Fond of Children

about Lewis Carroll

During his tenure at the University of Oxford, Charles Lutwidge Dodgson, a mathematics lecturer, met the family of then-dean Henry Liddell and began spending time with his wife and helping her with the children, particularly the three daughters, Lorina, Edith, and Alice Liddell. It was during a rowing trip with the children that Charles began to invent a fantastical tale involving the youngest sister, Alice and her adventures “under the ground.” The book was published by his pen name, Lewis Carroll.

In both his writings and photographic work, she and characters in her likeness came up consistently — most notably as the inspiration for the protagonist in Alice’s Adventures In Wonderland — despite him saying any connection was merely coincidental. And in the end, he was an artist and a poet, even if some late twentieth-century biographers have suggested that Charles’s interest in children had an erotic element. Morton N. Cohen, in his Lewis Carroll: A Biography — 1995, claims that his “sexual energies sought unconventional outlets” and “given his emotional attachment to children as well as his aesthetic appreciation of their forms, his assertion that his interest was strictly artistic is naïve”.

As in countries like Italy, where unfortunately some “sexual energies” still anticipate the genius of an author like Pier Paolo Pasolini, often very miserably, elsewhere too human thought seems to be dully folded down on a medieval way of approaching a special sensibility, by refusing to understand its sexual aspects — of which an artistic soul is sometimes the victim itself. The idea that Charles’s attraction to young girls wasn’t just spiritual or avuncular isn’t a recent one. Tedious psychoanalytical studies about him have been written since at least the early 1930s, a major contribution to that field being Dr. Phyllis Greenacre in Swift and Carroll — 1955. As well, Florence Becker Lennon didn’t shy away from the topic when she wrote Victoria through the looking glass — 1945, revised 1962 as The Life of Lewis Carroll. All this material more often than not proves but a way to speculate on someone whose only crime was to see childhood as “a state of grace”, a way of looking and feeling which, at the Victorian era, was not necessarily related to an inappropriate action as it is now.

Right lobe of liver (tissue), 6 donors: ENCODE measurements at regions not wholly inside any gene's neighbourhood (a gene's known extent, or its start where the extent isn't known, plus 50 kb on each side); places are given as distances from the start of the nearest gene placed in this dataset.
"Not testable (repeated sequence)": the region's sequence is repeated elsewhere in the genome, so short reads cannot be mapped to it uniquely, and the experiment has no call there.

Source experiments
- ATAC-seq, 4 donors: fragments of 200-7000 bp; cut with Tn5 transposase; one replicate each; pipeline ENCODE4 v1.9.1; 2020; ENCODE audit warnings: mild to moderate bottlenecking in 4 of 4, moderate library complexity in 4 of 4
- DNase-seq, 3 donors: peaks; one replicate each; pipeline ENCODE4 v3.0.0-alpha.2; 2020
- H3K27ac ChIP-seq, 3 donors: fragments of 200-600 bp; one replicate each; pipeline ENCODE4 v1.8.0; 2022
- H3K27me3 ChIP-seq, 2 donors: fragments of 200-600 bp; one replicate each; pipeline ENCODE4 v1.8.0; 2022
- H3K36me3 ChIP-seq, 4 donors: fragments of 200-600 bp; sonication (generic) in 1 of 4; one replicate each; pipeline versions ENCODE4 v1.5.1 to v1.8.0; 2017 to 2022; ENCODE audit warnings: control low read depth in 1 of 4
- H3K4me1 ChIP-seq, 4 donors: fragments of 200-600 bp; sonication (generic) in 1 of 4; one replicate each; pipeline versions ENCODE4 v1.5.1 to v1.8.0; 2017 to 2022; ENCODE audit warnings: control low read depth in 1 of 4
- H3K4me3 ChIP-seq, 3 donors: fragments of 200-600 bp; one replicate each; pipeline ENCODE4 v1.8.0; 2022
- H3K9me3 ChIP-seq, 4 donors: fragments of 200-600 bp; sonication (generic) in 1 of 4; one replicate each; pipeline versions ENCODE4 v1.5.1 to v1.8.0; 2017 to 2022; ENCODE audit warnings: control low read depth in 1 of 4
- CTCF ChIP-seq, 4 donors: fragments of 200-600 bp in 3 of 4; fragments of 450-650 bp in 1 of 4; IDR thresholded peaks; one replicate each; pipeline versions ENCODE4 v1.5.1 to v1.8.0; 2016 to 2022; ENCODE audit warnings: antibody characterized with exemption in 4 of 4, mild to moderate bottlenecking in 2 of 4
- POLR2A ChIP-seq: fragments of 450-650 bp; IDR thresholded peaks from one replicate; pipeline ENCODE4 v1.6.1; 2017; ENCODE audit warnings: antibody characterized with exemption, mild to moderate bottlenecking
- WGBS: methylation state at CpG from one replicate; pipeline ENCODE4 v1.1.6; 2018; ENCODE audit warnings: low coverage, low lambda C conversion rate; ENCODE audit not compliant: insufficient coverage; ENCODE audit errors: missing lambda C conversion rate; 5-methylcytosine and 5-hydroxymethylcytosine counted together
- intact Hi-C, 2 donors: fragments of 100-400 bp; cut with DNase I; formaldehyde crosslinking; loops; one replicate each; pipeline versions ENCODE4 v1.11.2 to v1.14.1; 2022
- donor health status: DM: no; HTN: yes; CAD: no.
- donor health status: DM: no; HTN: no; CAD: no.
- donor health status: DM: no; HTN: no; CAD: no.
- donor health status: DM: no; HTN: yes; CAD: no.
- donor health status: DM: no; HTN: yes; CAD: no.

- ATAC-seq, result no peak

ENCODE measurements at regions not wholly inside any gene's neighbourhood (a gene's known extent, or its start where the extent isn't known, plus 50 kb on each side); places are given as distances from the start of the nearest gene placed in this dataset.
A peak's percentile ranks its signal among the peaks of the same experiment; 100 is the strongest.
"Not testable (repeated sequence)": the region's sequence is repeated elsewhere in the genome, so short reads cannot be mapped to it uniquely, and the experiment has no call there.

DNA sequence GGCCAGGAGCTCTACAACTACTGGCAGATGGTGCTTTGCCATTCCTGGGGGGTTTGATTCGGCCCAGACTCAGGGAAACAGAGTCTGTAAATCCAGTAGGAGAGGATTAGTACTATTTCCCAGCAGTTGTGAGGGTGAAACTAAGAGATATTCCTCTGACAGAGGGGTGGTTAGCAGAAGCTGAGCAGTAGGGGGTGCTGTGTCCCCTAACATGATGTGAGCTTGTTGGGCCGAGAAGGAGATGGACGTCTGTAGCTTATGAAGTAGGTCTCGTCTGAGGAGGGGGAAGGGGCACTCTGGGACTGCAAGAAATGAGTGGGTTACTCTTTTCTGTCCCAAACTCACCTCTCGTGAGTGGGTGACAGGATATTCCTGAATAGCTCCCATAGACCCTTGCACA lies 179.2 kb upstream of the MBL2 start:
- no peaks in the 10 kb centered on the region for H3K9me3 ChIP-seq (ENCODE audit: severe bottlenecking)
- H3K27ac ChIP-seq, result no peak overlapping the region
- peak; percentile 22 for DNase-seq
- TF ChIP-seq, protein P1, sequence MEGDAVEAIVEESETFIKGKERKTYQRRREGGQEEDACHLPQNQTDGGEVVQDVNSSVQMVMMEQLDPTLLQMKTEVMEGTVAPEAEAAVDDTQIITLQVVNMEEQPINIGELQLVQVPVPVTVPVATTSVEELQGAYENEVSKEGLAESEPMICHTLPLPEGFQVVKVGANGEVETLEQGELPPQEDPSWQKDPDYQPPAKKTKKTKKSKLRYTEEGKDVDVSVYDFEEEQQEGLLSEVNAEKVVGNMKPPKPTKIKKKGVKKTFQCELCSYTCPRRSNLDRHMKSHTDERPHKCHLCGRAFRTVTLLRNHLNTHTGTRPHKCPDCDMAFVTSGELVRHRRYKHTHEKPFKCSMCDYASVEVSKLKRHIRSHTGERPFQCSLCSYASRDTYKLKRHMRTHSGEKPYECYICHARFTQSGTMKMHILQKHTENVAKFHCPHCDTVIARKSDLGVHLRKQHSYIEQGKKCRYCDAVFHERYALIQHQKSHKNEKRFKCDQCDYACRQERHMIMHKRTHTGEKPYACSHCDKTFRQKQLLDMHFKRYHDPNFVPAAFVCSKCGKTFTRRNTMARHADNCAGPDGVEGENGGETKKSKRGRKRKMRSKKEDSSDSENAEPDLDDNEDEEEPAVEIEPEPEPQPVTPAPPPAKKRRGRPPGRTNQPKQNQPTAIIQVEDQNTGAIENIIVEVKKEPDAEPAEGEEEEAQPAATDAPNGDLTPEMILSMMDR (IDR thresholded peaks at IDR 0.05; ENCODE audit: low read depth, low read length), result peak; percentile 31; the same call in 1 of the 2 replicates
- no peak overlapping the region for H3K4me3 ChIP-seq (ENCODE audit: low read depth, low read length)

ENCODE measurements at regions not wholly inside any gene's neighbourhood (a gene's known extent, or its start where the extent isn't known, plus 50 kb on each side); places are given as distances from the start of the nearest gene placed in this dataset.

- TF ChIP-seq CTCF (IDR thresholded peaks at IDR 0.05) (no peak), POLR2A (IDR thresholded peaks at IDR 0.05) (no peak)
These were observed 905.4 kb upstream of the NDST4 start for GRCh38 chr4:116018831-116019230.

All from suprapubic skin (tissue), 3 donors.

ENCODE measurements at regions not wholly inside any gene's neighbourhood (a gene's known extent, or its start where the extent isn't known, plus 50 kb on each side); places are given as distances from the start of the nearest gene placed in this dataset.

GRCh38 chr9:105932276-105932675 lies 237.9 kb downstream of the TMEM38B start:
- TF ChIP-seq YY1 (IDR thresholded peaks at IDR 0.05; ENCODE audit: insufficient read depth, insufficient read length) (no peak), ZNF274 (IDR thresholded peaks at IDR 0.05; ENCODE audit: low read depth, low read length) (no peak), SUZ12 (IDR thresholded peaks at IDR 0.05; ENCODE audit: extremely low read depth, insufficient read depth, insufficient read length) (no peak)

According to the Smithsonian Magazine, “Photographs of nude children sometimes appeared on postcards or birthday cards, and nude portraits — skillfully done — were praised as art studies, as they were in the work of Dodgson’s contemporary Julia Margaret Cameron. Victorians saw childhood as a state of grace, even nude photographs of children were considered pictures of innocence itself”. Another quote that can maybe explain the nostalgic side of that feeling is from Vladimir Nabokov’s Lolita: “What I heard was but the melody of children at play… and then I knew that the hopelessly poignant thing was not Lolita’s absence from my side, but the absence of her voice from that concord”.
Of course this may not be enough to illuminate the so corrupt judgments of our time, a time when a fake document is used by many just to draw attention or simply shock public opinion, as in the case of the “digital” kiss between Lewis Carroll and Alice.

Another argument made by Charles revisionists is that his aversion to boys is also mythical, and makes his interest in girls seem more pronounced than it actually was. “I am fond of children — except boys —,” he’s often quoted from a letter to Kathleen Eschwege on October 24, 1879, “and have more child-friends than I could possibly count on my fingers, even if I were a centipede…” That adds up to a lot of girls, and he wasn’t exaggerating: a diary entry for March 25, 1863 contains a list of the names of 107 girls “photographed or to be photographed”.

At least four complete volumes and around seven pages of text are missing from Charles’s 13 diaries. The loss of the volumes remains unexplained: the pages have been removed by an unknown hand. Most scholars assume that the diary material was removed by family members in the interests of preserving the family name, but this has not been proven. Except for one page, material is missing from his diaries for the period between 1853 and 1863 — when he was 21–31 years old. This was a period when he began suffering great mental and spiritual anguish and confessing to an overwhelming sense of his own sin. This was also the period of time when he composed his extensive love poetry, leading to speculation that the poems may have been autobiographical.

In his diary for 1880, Charles recorded experiencing his first episode of migraine with aura, describing very accurately the process of “moving fortifications” that are a manifestation of the aura stage of the syndrome. Another form of migraine aura called Alice in Wonderland syndrome has been named after his little heroine because its manifestation can resemble the sudden size-changes in the book. It is also known as micropsia and macropsia, a brain condition affecting the way that objects are perceived by the mind.

Born on 27 January 1832, in the small parsonage at Daresbury, in Cheshire, Charles died of pneumonia following influenza on 14 January 1898 at his sisters’ home, “The Chestnuts”, in Guildford.

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